$1.8 XT-ZB1 Zigbee & BLE devkit features BL702 RISC-V module

Bouffalo Labs BL702 is a 32-bit RISC-V microcontroller with a 2.4 GHz radio for Zigbee 3.0 and Bluetooth 5.0 LE connectivity that we first found in the Sipeed RV-Debugger Plus UART & JTAG debug board that did not make use of the radio at all.

But a BL702 development kit was brought to my attention, with the XT-ZB1 devkit equipped with a Zigbee & BLE module of the same name, and sold for just $1.80 per unit on Aliexpress. Shipping adds $4.63 where I live, but they also offer packs of 5 or 10 with the same shipping fee, meaning if you buy 10 the total cost should be around $22 including shipping, or around $2.2 per board. Alternatively, the module alone goes for $1.

XT-ZB1 devkit specifications:

  • XT-ZB1 wireless module with
    • MCU – BL702C 32-bit RISC-V microcontroller @ 144 MHz with FPU, 132KB RAM, 192KB ROM, 1Kbit eFuse
    • Storage – 8MB embedded flash
    • Connectivity
      • 2.4 GHz radio
      • 802.15.4, Zigbee 3.0, Bluetooth 5.0 LE with long range support, up to 2 Mbps bitrate
      • PCB antenna
    • Power Consumption @ 3.3V
      • Rx only – 3.5 mA
      • Tx – 0dBm: 4.9 mA, 10 dBm: 17mA; 14 dBm: 45 mA
      • Hibernate – 1.2 uA
      • Shutdown – 0.1 uA
    • Dimensions – 20 x 16 x 3mm
  • USB – 1x Micro USB port to BL702, 1x Micro USB port for serial console (via CH340 USB to TTL chip)
  • Expansion – 2x 15-pin headers with GPIO, PWN, ADC, UART, I2C, SPI, USB, JTAG, VIN, 3.3V, GND (The headers are soldered based on the descripion)
  • Misc – Enable and Boot buttons
  • Power Supply – 5V via micro USB port, 5 to 6V via VIN pin
XT-ZB1 module block diagram

 

English documentation for the module and devkit can be found on bl602.fun website, where we’ll also find a smaller XT-ZB2 BL702 module. Both modules are designed for “serial transparent transmission”, Smart power plugs, Smart LED lights, sensor networks, and industrial wireless control.

Software resources include a link to the bl_mcu_sdk Github repo, an MCU software development kit provided by Bouffalo Lab Team for BL602/BL604, BL702/BL704/BL706, and future RISC-V based chips. There’s also documentation for the SDK, but that part is only in Chinese. The SDK includes samples for BLE and peripherals, but I can’t seem to find any Zigbee or 802.15.4 demos…That’s because that part of the SDK requires an NDA:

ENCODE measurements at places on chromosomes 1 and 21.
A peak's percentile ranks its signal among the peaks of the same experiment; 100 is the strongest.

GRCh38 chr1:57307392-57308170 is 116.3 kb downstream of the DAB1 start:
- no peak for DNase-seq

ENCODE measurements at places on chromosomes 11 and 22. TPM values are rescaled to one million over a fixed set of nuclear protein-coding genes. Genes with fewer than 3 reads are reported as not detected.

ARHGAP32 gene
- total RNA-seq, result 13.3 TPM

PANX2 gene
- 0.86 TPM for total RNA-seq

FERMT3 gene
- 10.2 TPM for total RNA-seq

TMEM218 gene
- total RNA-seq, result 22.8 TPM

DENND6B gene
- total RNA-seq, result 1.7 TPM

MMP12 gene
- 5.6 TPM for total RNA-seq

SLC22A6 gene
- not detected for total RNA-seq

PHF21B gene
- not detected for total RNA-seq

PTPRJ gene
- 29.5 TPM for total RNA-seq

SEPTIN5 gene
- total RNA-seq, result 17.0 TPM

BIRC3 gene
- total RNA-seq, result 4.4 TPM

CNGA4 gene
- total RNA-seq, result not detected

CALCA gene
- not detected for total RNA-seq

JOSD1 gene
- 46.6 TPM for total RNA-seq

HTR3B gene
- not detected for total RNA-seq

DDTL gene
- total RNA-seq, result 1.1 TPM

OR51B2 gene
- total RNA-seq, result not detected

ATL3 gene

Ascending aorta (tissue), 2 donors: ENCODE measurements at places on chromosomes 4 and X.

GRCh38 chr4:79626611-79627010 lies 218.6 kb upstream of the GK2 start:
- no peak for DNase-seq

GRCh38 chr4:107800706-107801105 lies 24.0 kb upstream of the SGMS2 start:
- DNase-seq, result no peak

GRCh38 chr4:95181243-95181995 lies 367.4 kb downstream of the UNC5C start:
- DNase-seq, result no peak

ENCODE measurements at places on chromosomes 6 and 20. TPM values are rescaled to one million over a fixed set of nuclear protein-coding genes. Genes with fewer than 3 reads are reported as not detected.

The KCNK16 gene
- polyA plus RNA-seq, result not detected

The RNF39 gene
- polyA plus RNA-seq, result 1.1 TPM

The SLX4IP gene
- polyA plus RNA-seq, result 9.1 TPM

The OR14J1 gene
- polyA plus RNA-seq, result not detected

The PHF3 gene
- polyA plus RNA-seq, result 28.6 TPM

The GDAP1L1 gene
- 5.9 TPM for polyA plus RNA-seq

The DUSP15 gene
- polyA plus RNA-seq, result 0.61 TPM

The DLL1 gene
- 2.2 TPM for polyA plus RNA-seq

BL702 15.4/zigbee SDK is only avaliable (sic.) when NDA is signed

I found about the board through a tweet by Lup Yuen Lee, and Jonathan Beri also commented that the ZigBee stack is usually licensed. So while this BL702 devkit supports Zigbee, an extra license may be required to (legally) use the 802.15.4/Zigbee.

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14 Replies to “$1.8 XT-ZB1 Zigbee & BLE devkit features BL702 RISC-V module”

  1. If not for the NDA, this would be the first cheap SOC zigbee. On the other hand, I don’t understand why they require NDA for 802.15.4 MAC – this is an open standard (all other vendors provide API with at least MAC layer).

    1. Usually you ask for NDAs when you’re really not proud of your work. And I can say that each time I had to sign one, this principle was pushed to its extreme. Nowadays I use that request as an indicator of crap and I pass my way, not even wanting to waste time on unfinished stuff that even the vendor knows they have to be ashamed of.

    2. I agree looks like a nice board for the money, but if zigbee isn’t working out of the box its not very useful.

      Also what is the state of the bouffalolab’s sdk? is it clean and usable or a thrown together freertos like we used to see with rtl8710.

          1. Official SDK @github: if you read issue 1 you can see that they are commited to deliver an as open platform as possible.

    1. Usually the reason is that it’s still cheaper and more common than USB-C for data transfers (USB-C is better for power delivery). On this board a more important reason is obvious: the size. Putting two USB-C connectors would make the board significantly larger for no benefit. Size matters.

  2. Thanks for the mention!

    NDAs & licensed stacks are very common in the chip industry and it’s not always the chip makers “fault.” The IP such as a wireless PHY is usually licensed from an IP company like Cadence. The IP owner often defines terms of the license. So:

    • They created the IP and datasheet and require the chip maker to enforce an NDA
    • They develop the SDK (or SDK driver) and release it under a restrictive license and/or require the chip maker to enforce an NDA

    Of course there are different IP vendors and some chip makers create their own IP, which is why we see more open datasheets and SDKs.

    The reason why Zigbee stacks are all licensed is due to the restrictions from the Zigbee/CSA group. IPR restrictions for non-members are very common in the networking protocol.

    FWIW, the most popular Zigbee stack is ZBoss, which it doesn’t seem to be what they’re using.

  3. Will be interesting to see where espressif esp32-h2 is priced. Espressif already released precompiled libs for zigbee stack.

  4. Actually I would be interested in using the BLE and 802.15.4 radios as kind of a replacement for a nrf24L01, not using a ble stack etc. But I doubt any data is permitting this as if now, neither for ESPs…

  5. NDA only for Zigbee. Actually 802.15.4 API & demo had been open weeks ago. Please refer to github.com/bouffalolab/bl_iot_sdk. Thanks

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